That said, those willing to walk outside the town for forty-five minutes in any direction will find peace and quiet in spades here. It’s very worth the effort!

April 2:

Another day of sweet, sweet desolation and insanely rewarding views c/o the desert oasis. I can’t think of any place I’ve been to where I so despise the town and am so enraptured by its surroundings. I can’t even think of another contender, to be honest.

To-day, went in for a long walk around the salt lake — this one the other direction from town as yesterday’s. Shit, I never expected to be so bowled over by Egypt’s bodies of water as I have been. A real treat — although I now realise that I’d not properly appreciated how helpful yesterday’s passing clouds had been. This day were no clouds, no wind, no shade…and HOT pounding sun.

For the eventide entertainment, rented a bicycle and drove it back out to the Sea O’ Sand to watch the rays slip away — and hear nothing but the glorious stillness. Unbeatable!

 April 5:

Back in Alexandria just for a couple days before pushing on toward Sinai. Found accommodation for only eight bones per night. Pretty nice place, too. This is the view from the lounge area rather than the room, but, no complaints here.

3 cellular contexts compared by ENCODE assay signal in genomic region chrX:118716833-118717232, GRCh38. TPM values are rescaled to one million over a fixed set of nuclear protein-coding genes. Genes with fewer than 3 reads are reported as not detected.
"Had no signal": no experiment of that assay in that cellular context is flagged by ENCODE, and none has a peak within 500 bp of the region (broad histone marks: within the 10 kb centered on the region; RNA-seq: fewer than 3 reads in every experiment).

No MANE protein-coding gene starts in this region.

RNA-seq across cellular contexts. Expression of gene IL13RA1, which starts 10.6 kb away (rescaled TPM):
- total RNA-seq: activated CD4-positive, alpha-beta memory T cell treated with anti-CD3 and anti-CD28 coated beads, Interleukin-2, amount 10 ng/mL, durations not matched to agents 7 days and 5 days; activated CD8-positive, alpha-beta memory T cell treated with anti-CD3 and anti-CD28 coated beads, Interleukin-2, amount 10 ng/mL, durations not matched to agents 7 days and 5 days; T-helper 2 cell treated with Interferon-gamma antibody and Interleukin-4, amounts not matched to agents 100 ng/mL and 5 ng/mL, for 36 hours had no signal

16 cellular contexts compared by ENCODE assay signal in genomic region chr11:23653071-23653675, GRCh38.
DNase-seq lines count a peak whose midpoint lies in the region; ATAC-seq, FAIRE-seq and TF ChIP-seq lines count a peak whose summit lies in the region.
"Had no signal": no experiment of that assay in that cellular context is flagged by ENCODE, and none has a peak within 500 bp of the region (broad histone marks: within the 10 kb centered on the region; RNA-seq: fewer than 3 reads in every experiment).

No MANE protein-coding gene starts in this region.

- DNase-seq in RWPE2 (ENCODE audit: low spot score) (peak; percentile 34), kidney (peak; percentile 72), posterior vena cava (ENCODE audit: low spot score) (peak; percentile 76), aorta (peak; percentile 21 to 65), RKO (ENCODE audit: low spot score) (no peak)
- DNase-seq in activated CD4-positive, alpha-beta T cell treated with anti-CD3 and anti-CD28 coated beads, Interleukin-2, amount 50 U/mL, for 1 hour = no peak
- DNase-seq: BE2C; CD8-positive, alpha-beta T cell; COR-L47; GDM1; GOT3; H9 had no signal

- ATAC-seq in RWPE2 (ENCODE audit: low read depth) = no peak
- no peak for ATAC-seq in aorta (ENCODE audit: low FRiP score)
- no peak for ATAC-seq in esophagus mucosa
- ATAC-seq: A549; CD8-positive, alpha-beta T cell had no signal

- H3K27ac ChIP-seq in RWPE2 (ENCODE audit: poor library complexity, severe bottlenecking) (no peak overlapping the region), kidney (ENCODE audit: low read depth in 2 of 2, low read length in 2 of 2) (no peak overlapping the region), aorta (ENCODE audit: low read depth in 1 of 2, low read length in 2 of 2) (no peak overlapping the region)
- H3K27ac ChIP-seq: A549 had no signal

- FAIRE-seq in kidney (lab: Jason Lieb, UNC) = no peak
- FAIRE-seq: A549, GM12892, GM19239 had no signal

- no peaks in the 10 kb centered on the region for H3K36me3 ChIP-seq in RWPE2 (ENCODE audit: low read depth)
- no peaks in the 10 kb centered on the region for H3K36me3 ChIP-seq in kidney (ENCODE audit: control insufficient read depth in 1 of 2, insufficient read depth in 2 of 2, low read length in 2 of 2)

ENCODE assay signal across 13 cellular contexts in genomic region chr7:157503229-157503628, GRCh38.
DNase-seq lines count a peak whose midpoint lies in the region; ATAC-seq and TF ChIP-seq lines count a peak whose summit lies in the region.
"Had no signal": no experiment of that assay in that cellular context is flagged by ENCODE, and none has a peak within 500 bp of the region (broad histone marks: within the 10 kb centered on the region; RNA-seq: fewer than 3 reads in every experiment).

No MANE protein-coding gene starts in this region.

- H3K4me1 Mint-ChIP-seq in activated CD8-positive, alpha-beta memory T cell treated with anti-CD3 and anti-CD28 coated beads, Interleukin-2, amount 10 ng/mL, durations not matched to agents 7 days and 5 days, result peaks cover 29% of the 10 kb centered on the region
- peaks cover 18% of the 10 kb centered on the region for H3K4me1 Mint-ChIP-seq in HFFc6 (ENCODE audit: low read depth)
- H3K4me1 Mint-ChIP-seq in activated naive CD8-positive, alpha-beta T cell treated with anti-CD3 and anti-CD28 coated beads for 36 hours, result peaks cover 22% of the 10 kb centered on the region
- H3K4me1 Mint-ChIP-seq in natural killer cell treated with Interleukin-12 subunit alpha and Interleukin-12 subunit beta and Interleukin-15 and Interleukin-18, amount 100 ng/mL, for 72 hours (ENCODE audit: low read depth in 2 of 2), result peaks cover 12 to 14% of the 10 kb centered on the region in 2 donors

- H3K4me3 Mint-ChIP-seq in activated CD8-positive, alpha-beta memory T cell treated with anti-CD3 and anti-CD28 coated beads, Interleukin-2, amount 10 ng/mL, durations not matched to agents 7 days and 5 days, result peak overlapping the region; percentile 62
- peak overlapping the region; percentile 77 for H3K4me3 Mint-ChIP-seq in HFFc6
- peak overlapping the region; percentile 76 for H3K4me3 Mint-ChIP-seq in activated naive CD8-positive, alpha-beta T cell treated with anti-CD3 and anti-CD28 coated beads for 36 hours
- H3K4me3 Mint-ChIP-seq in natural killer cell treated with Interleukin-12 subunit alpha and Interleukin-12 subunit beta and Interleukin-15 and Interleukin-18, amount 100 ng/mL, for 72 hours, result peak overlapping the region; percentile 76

First order of business: El Kobissi, King Of Mango and Strawberry. I shan’t depart ’til I have drunk the joint dry!

April 6:

It’s like a Life Of Brian outtake: Christ returns (hey, you’d be surly too if they’d just finished crucifying your dimpled ass) bearing not loaves nor fishes this time, but…cotton candy.

April 7:

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Al-Iskandariyah for…thee…WIN. Who could ever leaving here (I mean, not only Alexandria, but Egypt in general)? It’s still nine days until they throw my dimpled ass out, but I’m already feeling more reluctant to leave here than I have been from any place since my first visit to Laos, back in 2012.